Thursday, June 25, 2015

Do You Know Mickey Mouse?

Gdynia Baltic Sea marina Sails

I am always astonished when I happen to hear such questions while being abroad. Meaning outside Poland. The first time I heard the question about Mickey Mouse when I was visiting Denmark in 1991. It surprised me but it also told me how little the ones who were asking knew about life in Poland.
When I was working as a teacher, my students were part of a pen-pal project: we exchanged letters with schools in other countries. It was all very interesting and, in a way, it helped the kids learn about life and cultures in other parts of the world. The students enjoyed it a lot too. However, they could not understand why their American pals were asking them whether they had television sets at their homes. They were saying 'Miss, why they are asking us such a weird question?'. It was totally incomprehensible to them why should anybody ask about such an obvious and basic thing as television. I told them 'They seem to know very little about life here so simply answer the question and tell the truth - whether you have a TV set at home and how many do you have.' Most of them had more than one.
Texas Hill Country

Not long ago, while in Texas, I was asked by an American lady, a few years older than myself,  how old I was when I had seen an American cartoon for the first time. I cannot remember - it was ages ago. At the time when I was growing up, American (and other foreign) movies were available on Polish TV and at the cinema. From Buster Keaton, Laurel and Hardy to more modern TV series, films and also current cinema productions. When VHS recorders appeared, mostly everybody who I knew then had one. And I used to visit a local rental video place a few times a week.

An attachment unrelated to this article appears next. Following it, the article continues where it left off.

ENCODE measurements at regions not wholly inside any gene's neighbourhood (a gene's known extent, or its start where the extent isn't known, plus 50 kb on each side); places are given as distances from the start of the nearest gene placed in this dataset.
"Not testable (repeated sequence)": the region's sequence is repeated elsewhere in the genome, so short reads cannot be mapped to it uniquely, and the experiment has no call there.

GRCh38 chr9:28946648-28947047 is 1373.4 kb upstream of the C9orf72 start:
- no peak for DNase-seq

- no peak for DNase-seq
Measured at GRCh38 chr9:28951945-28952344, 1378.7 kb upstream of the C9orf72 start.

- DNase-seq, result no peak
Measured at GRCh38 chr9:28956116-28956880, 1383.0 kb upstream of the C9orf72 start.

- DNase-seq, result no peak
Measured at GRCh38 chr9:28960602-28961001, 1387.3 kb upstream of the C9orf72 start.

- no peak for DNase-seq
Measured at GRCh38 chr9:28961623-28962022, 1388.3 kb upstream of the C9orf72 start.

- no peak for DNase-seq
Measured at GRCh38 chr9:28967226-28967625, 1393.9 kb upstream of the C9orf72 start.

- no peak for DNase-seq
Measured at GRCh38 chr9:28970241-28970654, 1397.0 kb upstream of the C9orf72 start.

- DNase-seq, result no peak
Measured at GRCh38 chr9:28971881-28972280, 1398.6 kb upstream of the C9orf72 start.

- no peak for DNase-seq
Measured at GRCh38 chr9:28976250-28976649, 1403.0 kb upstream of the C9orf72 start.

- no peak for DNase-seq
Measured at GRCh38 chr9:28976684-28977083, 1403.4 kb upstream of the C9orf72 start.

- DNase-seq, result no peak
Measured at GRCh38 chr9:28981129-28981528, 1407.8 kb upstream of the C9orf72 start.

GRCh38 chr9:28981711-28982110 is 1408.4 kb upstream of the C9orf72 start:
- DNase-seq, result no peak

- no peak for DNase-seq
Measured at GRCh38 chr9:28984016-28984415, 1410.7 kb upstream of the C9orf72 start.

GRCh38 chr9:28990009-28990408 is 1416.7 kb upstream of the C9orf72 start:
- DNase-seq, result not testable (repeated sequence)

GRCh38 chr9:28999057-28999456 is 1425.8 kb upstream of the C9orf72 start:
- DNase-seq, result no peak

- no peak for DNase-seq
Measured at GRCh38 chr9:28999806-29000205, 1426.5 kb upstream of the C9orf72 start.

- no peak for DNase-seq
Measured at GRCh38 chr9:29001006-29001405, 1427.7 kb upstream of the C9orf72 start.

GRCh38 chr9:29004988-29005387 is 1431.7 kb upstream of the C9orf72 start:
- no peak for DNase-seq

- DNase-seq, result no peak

Anyway, while talking to the lady, a funny thing - when I said that my favorite cartoon character was Droopy, she did not know who he was.

Some time later, the same person asked me whether I knew Cinderella. Such questions make me want to answer: 'Is it one of your friends?' But I never say it because, most probably, the person who is asking would take my reply seriously and, possibly, would not get I am joking. Besides, I do not mean to be rude. Well, Cinderella is not an American thing only. Actually, the girl and the story has European roots and obviously is well known in Europe.

Gdansk Old Twon

Of course, in the past life in Poland was different and, in many ways, more difficult than in western  Europe or in the USA. Everyday items were not easy to obtain as shops had limited offers. I remember that eg. oranges and tangerines were available twice a year: at Easter and at Christmas. It was another reason to look forward to the holidays when I was a kid.
At my teenage years some foreign goods were available at special stores:

1. A kind of pawn shops which sold brand new things only instead of old and used ones. The items were brought to the country by those who were allowed to travel abroad, mostly due to the jobs they were doing. In my region it was sailors who were delivering the majority of such items.
On the shelves, you could find anything and everything - limited and accidental offer and rather high prices too.